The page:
News / USA

    US Woman Claims Uncle Was Mysterious Skyjacker

    An artist's sketch released by the FBI of the skyjacker known as 'Dan Cooper' and 'D.B. Cooper', from the recollections of passengers and crew of a Northwest Orient Airlines jet he hijacked between Portland and Seattle, Nov. 24, 1971
    An artist's sketch released by the FBI of the skyjacker known as 'Dan Cooper' and 'D.B. Cooper', from the recollections of passengers and crew of a Northwest Orient Airlines jet he hijacked between Portland and Seattle, Nov. 24, 1971

    A woman in the United States is claiming that her uncle carried out the brazen hijacking of an airplane 40 years ago and escaped with $200,000 in the only unsolved skyjacking in American history.

    Marla Cooper told the ABC News TV network that she is convinced the 1971 hijacking was carried out by her uncle, a man she identified as Lynn Doyle Cooper. He is believed to have died in 1999.

    The mystery surrounding the hijacking over the northwestern states of Oregon and Washington has fascinated Americans for four decades. Law enforcement officials have tracked down hundreds of leads in the case but have not been able to figure out who the hijacker was.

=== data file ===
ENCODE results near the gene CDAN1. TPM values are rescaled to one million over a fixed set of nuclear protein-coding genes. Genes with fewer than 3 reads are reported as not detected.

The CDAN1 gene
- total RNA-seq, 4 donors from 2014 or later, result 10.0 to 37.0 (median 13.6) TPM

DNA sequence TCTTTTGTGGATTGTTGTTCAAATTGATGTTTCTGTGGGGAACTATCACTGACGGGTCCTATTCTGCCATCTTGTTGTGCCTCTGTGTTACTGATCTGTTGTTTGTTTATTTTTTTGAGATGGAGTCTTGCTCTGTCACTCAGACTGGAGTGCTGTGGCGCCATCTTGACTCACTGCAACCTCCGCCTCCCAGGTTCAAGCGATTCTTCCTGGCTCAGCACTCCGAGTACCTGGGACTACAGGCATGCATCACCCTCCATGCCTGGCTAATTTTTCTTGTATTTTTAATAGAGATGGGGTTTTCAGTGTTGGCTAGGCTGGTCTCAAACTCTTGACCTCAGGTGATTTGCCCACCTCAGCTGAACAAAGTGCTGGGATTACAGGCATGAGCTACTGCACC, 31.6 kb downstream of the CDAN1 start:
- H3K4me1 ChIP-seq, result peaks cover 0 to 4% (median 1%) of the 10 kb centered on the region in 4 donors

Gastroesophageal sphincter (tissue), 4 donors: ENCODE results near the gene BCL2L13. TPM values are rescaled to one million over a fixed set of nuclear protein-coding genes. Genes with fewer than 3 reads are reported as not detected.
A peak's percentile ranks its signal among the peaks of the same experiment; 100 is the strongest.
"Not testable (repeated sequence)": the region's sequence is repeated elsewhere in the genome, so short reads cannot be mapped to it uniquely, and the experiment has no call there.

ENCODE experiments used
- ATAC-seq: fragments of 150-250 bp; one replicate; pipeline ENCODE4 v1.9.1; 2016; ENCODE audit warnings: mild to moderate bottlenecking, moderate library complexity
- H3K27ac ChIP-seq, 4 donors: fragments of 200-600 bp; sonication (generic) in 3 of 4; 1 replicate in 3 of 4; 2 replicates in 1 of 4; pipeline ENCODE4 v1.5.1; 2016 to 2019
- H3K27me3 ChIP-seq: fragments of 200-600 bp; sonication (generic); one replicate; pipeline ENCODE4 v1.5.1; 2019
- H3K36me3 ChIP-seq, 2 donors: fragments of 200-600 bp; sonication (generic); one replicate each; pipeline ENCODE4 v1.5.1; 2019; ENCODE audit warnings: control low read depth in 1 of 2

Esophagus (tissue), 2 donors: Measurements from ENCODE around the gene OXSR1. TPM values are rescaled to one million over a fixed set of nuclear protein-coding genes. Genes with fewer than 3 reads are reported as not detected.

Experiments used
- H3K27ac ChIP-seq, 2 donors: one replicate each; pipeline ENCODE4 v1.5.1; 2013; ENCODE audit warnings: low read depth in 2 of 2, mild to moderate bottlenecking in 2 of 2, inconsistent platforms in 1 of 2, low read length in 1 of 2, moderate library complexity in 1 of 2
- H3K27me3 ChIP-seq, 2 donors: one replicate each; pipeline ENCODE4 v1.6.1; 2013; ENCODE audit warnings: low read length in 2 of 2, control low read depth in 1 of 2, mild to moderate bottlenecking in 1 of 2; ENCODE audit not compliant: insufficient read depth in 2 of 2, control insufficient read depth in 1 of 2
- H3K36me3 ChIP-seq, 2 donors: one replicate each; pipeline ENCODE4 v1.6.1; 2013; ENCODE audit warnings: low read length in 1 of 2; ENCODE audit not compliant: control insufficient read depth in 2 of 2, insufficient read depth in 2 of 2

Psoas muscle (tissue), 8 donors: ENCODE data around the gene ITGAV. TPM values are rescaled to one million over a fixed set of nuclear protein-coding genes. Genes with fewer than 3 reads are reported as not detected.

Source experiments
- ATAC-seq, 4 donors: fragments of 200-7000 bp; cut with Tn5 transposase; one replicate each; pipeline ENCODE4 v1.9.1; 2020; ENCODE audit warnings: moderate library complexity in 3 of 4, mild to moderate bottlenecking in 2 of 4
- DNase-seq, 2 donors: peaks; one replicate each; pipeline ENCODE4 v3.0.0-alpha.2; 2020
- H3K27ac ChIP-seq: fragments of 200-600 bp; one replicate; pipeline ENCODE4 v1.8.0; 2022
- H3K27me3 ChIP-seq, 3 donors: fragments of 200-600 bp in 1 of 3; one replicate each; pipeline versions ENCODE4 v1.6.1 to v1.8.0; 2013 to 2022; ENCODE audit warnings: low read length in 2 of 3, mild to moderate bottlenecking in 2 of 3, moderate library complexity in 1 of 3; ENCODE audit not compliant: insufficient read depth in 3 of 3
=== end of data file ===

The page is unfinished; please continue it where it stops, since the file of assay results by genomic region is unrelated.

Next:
The hijacker came to be known in U.S. lore as D.B. Cooper, although he gave his name as Dan Cooper on the hijacked flight. The hijacker claimed to have a bomb after the plane took off from Portland, Oregon, and demanded to be flown a short distance to Seattle, Washington. He let passengers off the plane in Seattle in exchange for parachutes and the ransom money.

    The plane then took off for Mexico, and the hijacker parachuted out the plane's rear door with the money into the rugged forests of the Pacific Northwest, never to be found.

    But Marla Cooper said in the television interview that she remembers seeing her uncle "bloody and bruised and a mess" that Thanksgiving holiday, claiming to have been in a car accident. But she recalled him saying: "We did it, our money problems are over, we hijacked an airplane."

    She said she never saw him again.

    The woman said she gave the U.S. Federal Bureau of Investigation a guitar strap and a photo of her uncle that could help it determine whether the long-ago mystery can at last be solved. The FBI said Monday it was pursuing a new lead in the case.

    Some information for this report was provided by AFP.

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